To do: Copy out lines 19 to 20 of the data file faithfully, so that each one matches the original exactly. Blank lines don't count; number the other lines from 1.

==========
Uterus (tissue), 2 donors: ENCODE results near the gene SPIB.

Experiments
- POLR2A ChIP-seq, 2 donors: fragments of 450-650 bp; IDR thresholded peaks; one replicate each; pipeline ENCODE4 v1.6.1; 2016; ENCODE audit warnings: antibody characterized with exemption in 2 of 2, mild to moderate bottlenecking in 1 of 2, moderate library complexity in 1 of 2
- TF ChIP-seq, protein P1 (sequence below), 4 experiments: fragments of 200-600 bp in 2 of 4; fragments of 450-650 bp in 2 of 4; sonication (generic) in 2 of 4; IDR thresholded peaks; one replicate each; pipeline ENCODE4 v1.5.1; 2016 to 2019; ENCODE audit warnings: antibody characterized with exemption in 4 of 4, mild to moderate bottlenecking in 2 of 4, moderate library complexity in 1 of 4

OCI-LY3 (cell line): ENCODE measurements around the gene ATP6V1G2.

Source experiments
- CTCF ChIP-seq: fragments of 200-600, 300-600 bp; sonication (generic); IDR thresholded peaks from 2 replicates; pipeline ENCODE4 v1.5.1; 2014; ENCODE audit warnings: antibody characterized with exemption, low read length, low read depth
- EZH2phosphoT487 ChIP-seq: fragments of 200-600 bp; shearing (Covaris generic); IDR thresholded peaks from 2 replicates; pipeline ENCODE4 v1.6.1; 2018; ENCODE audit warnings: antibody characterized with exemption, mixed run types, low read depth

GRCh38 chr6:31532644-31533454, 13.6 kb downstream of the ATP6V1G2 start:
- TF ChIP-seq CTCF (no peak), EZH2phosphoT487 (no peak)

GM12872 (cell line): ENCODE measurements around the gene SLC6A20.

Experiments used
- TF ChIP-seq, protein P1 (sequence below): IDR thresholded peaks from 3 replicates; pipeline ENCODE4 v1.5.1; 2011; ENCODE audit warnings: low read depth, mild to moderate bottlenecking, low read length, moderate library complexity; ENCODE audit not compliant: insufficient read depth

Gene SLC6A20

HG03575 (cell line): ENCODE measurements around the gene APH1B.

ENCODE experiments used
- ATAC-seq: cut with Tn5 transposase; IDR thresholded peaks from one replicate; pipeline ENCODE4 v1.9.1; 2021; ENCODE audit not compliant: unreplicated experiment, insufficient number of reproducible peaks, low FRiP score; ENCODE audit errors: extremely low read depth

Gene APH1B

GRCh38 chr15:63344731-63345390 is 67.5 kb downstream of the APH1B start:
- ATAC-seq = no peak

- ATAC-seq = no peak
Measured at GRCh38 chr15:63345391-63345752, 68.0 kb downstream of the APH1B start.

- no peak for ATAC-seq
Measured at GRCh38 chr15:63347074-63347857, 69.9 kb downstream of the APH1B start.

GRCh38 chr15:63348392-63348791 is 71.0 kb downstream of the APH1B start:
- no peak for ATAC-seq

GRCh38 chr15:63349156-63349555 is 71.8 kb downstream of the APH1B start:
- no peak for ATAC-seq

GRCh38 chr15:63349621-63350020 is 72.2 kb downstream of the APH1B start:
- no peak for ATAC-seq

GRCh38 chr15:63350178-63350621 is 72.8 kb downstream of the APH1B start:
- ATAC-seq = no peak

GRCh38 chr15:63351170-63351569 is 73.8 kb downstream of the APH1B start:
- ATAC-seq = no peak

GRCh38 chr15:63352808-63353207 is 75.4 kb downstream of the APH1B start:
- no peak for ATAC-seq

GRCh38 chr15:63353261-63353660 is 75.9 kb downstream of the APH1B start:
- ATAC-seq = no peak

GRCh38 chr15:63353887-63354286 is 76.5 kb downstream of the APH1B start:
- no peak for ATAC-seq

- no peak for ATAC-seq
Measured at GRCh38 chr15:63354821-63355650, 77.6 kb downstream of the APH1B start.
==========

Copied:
GRCh38 chr15:63344731-63345390 is 67.5 kb downstream of the APH1B start:
- ATAC-seq = no peak